Ceiling Breaker

I am an immigrant from Mexico, a Tufts university graduate, and currently an entrepreneur and consultant in California.  My journey in the US started In 2012, when my family made the decision to move to the US due to increasing violence and the promise of better education in the US. At the time we didn’t fully understand the complexity of the American dream and immigration law, but we took a leap of faith. As immigrants we are told to work hard, learn English and adapt, which I did my first couple years. When it was time to apply to college, my counselor told me that a four year university was not possible because of my immigration status, and while I felt discouraged, I refused to give up and started researching new opportunities. In 2016 I was accepted to Tufts University on a full ride, and although I felt incredibly grateful, I knew that a degree was not going to fix my immigration status or provide me with job opportunities without a work authorization. As graduation approached, anxiety started to kick in; What happens next? Who is going to hire me? Will I be able to use my degree? Was college even worth it if I can’t use the degree?

 

When I graduated this past May, I asked myself an important question: do I want to be a victim or do I want to be a victor? For a long time I was sad; I was anxious about my future, to a point where I was too depressed to attend job fairs and networking events, thinking they didn’t matter if I didn’t have a status. However there was a point where I was tired of being tired. I had to decide whether I was going to cry about it, or find a solution. My predicament taught me that obstacles can bring an equal seed of opportunity and although we might believe we have been buried, we have been planted.

I truly believe desperate times can bring out your most creative side, and if there is anything I’m thankful for, it’s the HUSTLE that my immigration status brought into my life.

Now, I laugh about all the things I did in college to get extra money, from babysitting, waitressing, and even plugging cables in my head for university studies. My experience inspired my entrepreneurial side, which is something I’m now able to use to create a living, especially during COVID times where everything is digital.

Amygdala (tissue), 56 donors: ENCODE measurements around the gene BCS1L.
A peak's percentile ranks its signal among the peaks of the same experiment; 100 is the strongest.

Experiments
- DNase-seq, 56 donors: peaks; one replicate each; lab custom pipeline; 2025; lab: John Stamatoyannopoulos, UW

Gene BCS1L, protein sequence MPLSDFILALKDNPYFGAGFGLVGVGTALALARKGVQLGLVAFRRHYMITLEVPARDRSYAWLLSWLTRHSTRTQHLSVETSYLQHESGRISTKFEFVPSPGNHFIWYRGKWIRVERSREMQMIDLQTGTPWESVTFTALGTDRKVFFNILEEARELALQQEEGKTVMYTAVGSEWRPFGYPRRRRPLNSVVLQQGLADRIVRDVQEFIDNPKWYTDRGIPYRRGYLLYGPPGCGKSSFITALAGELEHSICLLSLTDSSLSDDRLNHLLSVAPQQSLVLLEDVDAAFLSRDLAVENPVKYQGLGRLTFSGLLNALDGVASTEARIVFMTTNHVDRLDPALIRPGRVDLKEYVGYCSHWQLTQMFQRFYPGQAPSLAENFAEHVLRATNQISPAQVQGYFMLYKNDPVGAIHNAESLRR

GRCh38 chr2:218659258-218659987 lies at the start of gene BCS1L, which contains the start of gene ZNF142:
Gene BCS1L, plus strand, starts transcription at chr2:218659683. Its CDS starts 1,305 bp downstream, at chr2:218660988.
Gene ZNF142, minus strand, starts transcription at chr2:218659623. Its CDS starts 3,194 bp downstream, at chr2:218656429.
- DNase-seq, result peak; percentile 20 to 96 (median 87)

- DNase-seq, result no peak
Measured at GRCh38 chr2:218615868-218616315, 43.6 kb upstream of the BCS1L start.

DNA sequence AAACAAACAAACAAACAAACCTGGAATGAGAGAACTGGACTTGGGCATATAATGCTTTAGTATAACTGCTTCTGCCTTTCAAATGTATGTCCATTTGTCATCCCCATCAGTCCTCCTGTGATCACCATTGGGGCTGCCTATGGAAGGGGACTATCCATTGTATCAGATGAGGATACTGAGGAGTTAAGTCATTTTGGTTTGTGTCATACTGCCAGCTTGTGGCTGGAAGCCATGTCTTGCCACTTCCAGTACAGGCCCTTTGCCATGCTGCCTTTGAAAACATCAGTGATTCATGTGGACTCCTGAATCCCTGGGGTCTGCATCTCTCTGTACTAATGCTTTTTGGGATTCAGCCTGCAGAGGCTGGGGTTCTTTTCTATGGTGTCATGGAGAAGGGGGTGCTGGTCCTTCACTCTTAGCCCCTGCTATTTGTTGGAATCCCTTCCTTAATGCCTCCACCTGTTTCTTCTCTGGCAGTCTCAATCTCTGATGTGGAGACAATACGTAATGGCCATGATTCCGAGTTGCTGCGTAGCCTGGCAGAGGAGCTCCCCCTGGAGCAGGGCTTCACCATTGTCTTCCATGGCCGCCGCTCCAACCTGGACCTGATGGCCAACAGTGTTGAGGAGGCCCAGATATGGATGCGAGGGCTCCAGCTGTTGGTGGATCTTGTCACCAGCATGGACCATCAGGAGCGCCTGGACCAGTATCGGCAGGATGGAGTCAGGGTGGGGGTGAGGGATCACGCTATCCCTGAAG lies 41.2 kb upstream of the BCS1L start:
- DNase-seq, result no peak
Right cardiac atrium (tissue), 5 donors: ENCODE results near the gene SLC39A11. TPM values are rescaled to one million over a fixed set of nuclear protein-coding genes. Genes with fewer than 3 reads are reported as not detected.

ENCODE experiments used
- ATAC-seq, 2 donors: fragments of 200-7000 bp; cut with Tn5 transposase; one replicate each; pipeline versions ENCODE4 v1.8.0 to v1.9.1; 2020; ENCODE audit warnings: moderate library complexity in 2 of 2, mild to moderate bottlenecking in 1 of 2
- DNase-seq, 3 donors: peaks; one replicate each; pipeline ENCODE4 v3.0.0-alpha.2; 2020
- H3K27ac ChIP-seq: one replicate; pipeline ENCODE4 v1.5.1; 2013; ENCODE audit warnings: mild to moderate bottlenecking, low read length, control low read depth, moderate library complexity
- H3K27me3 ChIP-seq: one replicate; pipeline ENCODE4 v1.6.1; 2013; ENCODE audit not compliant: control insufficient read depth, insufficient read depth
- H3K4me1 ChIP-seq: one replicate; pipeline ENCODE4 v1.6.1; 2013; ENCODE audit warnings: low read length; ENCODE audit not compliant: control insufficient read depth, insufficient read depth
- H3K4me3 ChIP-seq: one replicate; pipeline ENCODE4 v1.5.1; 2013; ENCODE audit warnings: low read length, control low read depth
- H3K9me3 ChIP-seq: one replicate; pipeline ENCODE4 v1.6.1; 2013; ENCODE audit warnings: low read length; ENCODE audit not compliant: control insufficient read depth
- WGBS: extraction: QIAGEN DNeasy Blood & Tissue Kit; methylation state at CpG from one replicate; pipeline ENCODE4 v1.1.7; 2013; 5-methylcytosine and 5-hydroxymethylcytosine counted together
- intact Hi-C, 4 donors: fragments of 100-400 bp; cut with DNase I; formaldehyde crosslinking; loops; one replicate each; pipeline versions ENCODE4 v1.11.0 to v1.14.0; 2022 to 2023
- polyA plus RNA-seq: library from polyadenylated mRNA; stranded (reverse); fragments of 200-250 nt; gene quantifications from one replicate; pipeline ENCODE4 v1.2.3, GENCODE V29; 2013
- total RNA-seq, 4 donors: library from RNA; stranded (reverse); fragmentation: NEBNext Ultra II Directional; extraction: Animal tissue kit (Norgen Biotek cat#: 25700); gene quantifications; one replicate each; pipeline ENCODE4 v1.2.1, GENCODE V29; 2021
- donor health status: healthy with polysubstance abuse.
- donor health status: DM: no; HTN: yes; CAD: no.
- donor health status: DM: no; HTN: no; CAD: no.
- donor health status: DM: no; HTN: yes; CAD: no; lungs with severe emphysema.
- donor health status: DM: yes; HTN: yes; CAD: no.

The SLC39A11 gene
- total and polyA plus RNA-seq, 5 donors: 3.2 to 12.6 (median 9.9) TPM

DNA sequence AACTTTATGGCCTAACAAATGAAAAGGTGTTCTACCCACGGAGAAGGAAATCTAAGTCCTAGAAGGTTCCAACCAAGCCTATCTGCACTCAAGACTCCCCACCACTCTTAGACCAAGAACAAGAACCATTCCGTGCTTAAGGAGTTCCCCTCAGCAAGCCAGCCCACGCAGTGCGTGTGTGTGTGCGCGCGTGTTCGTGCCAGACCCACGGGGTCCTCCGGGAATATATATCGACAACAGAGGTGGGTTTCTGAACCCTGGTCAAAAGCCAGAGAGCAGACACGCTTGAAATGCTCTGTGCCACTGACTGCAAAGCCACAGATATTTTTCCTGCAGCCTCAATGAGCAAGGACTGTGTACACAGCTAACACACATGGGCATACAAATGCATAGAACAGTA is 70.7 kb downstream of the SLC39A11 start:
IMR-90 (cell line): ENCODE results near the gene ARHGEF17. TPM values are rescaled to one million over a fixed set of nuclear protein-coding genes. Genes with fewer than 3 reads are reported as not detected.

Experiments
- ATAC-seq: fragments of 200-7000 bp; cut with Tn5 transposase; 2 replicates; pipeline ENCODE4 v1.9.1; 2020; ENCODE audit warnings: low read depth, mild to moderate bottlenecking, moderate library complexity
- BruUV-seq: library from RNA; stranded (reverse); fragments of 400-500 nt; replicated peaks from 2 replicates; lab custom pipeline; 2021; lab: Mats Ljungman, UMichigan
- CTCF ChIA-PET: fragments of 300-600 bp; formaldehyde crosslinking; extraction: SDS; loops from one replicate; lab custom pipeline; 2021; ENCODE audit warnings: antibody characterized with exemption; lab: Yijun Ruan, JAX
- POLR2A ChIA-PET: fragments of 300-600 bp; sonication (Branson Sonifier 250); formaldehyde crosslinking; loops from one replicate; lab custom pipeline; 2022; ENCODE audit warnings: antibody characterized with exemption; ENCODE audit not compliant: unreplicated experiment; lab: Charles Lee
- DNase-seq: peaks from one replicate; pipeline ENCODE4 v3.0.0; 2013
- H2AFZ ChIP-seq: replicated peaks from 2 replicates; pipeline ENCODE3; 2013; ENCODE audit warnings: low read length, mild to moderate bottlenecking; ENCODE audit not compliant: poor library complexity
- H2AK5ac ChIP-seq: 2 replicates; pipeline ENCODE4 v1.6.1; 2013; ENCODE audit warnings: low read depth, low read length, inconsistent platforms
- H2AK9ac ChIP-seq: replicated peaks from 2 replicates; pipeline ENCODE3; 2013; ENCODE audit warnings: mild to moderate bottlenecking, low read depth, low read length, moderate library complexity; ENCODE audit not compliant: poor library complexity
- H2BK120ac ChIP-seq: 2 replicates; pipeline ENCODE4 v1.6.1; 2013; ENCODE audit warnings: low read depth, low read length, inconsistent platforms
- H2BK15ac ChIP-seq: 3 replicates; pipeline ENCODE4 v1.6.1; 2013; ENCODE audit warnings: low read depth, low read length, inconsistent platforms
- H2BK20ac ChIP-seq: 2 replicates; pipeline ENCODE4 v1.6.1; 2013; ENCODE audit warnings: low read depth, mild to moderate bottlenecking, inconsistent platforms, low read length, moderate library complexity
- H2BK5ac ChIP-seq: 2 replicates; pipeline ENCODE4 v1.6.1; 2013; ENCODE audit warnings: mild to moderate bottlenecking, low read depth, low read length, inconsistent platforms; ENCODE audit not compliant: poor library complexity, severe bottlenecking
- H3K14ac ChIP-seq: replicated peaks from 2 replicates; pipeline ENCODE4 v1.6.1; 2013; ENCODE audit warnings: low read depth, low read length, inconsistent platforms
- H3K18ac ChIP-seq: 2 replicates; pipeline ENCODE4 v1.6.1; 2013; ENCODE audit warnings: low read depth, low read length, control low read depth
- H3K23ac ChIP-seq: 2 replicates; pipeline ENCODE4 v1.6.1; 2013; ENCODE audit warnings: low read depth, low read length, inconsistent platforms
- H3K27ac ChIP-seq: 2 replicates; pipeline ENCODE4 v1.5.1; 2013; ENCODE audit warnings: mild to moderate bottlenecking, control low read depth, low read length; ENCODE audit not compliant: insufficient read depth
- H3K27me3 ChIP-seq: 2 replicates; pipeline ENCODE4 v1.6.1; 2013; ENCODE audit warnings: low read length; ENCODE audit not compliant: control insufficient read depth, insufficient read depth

When I graduated college in 2020 I had developed a passion for finance, investing, entrepreneurship and the immigrant experience. I wanted to be able to bring awareness about the importance of entrepreneurship in immigrant communities, but also teach communities of color (who often lack financial literacy) about the importance of investing, budgeting and financial planning. After working with one of my mentors for almost two years, I started working with an educational platform that helps people learn how to invest in many financial markets (stocks, foreign exchange, crypto) regardless of their immigration status. Now that I live near Silicon Valley in California, I learned a lot  about crypto currencies and blockchain technology and many ways they can be used in my community. In college I learned a lot about blockchain technology and saw a huge potential in decentralized digital assets for communities of color and immigrants. In many communities of color, people lack financial literacy, and are quick to open credit cards and ask for loans without fully understanding the implications. Debt is a new form of prison where disproportionately more black and brown people are susceptible to engage in.  Even the concept of credit itself gives banks and financial entities complete control on what a person can purchase. Coming from a community where opening a bank account causes fear because of immigration status, I saw an urgent need for decentralized forms of currency. Apps like cash app, paypal and venmo have completely revolutionized money online, and apps like cash app already allow users to buy bitcoin. Crypto represents an incredible opportunity for marginalized communities to learn and fully have control over their money, yet a lot of this information is not often accessible.

 

Our academy has over 100,000 students and we continue to grow and expand to more and more people. While there are so many things I’m still learning and I’m growing to be, if there is anything that life has taught me is to be a ceiling breaker, because way too many doors were closed for me to keep knocking. I’m currently on a journey to educate more people about crypto currencies and other forms of investing. Our platform provides interactive videos, live education and extensive mentorship for people interested in learning about long and short term investing in the crypto world.  I’m super excited for my entrepreneurial journey, and l continue to break windows and ceilings even when doors are closed.

Alejandra Corbella

Alejandra Corbella

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Instagram: @Alecorbella_

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